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The Constitution of the University

Before the union of 1860, each of the two Universities was governed by its chancellor supported by the principal, the rector, and the Senatus Academicus or Senate.

The Universities (Scotland) Act of 1858 instituted two new administrative bodies, the University Court and the General Council (or assembly of graduates). The Court consisted of the rector (elected by the matriculated students), the principal, and four assessors nominated one each by the chancellor, the rector, the Senate, and the General Council; the Court was given authority to review all decisions of the Senate, and to appoint members of the teaching programmes and its responsibility for discipline and for administering University property and revenues, subject to the control of the Court.

The Universities (Scotland) Act of 1889 enlarged the membership of the Court to 14 by including the Lord Provost of Aberdeen and an assessor nominated by the Town Council, and by increasing from one each to four each the assessors nominated by the Senate and the General Council. The administration of University property and revenues was transferred from the Senate to the Court. The powers of the General Council were enlarged, and the Student's Representative Council was established.

The Universities (Scotland) Act of 1966 further enlarged the membership of the Court and of the Senate by making provision for the inclusion of a number of members of the non-professorial staff.

In 1975 the Lord Provost of Aberdeen and an assessor nominated by the Town Council were replaced by two assessors, one nominated by the District Council of the City of Aberdeen and one by the Grampian Regional Council. Subsequent changes made to the composition of the Court, Senate and faculties as a result of the Report in 1977 of the Committee on Internal Academic Government are outlined below.


The Chancellor is the titular head of the University, and has the function of conferring degrees on persons found qualified by the Senate. The Chancellor, who is President of the General Council, is elected by its members and holds office for life.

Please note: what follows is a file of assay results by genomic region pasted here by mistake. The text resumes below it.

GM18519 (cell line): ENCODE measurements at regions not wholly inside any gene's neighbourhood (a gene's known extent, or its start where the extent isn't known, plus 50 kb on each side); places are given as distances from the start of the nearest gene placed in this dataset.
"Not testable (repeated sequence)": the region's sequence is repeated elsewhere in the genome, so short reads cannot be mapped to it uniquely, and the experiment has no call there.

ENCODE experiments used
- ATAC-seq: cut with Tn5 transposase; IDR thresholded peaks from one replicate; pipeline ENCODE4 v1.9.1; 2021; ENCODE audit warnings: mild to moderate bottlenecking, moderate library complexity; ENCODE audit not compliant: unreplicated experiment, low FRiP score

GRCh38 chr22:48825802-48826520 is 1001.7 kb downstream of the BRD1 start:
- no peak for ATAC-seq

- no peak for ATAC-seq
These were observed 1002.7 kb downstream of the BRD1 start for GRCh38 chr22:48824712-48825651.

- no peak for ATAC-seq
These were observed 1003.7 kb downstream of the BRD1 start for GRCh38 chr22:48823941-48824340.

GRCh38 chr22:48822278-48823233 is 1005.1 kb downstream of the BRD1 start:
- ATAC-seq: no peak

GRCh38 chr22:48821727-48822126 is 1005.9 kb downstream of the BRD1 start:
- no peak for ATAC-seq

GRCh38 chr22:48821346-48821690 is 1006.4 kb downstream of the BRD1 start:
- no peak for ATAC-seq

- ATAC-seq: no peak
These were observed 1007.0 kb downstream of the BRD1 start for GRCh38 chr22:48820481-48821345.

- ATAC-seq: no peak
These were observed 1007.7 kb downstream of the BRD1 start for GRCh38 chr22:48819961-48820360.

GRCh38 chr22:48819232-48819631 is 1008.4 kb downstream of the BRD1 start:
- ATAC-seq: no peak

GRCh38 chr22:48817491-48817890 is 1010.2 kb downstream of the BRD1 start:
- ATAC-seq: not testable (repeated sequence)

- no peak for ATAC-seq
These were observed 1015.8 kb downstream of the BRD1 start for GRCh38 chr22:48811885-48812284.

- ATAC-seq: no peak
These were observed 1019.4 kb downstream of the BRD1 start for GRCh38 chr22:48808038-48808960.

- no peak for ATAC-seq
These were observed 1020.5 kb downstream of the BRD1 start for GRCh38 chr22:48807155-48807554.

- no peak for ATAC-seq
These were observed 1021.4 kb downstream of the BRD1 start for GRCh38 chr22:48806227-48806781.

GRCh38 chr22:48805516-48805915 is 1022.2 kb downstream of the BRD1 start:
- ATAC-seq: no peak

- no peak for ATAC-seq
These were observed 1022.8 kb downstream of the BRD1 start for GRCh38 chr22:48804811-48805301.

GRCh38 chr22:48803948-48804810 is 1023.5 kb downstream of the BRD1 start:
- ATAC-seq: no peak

The Vice-Chancellor, who is appointed by the Chancellor, discharges the function of conferring degrees when the Chancellor is unavailable. The office of Vice-Chancellor has usually been, and now is, held by the Principal.


The Rector is elected by the matriculated students in accordance with regulations approved by the Senate. The election takes place on such day as may be fixed by the University Court after consultation with the Senate and the Student's Association; the arrangements for the conduct of the election are made by the Senate. The Rector takes office on the first day of the second clear month after election, and holds office for three years from that date. The Rector takes the chair at meetings of the University Court.


The Principal is both the resident head of the University, and president of the Senate. A member of the University Court and General Council, the Principal, in the absence of the Chancellor and the Rector, takes the chair at meetings of the General Council.


Vice-Principals are appointed by the University Court on the nomination of the Principal. Normally each holds office for three years.

The University Court

Membership of the court can be seen as per University Management Group (UMG) at The University Court pages.

Senate or Senatus Academicus

The Senate consists of (a) the Principal, Vice-Principals, established professors and Heads of Departments together with (if not otherwise members) the Heads of Colleges and Convener of the Academic Standards Committee (Postgraduate) and the Directors of Undergraduate Programmes, (b) Officers in key academic support roles, (c) elected personal professors, readers and lecturers, numbering not less than one-half of the total of the ex officio members, (d) the Principals, or their nominees, of those institutions whose degrees the University validates, and (e) nine student members.

The Senate is charged with the regulation and superintendence of the teaching and discipline of the University, and with the promotion of research. lt is on the authority of the Senate that all degrees are conferred. The Principal is President of the Senate; one of the Vice-Principals presides in the absence of the Principal. One-third of the Senate constitutes a quorum.

General Council

The General Council consists of (a) all graduates of the University; (b) the Chancellor of the University during his tenure of office; (c) all present and past professors and members of the University Court.' (d) all readers and lecturers who have held office in the University for a period of a year, and all former such readers and lecturers who have remained on the staff of the University until retirement. The Register of the Council is made up annually in December for the following year.

The Council holds two statutory meetings annually. It may also hold special meetings in accordance with such procedure as the Council may by rules determine.

The Council is empowered 'to take into consideration all questions affecting the well-being and prosperity of the University, and to make representations from time to time on such questions to the University Court, who shall consider the same, and return to the Council their deliverance thereon'. The Council elects the Chancellor and four assessors on the University Court.


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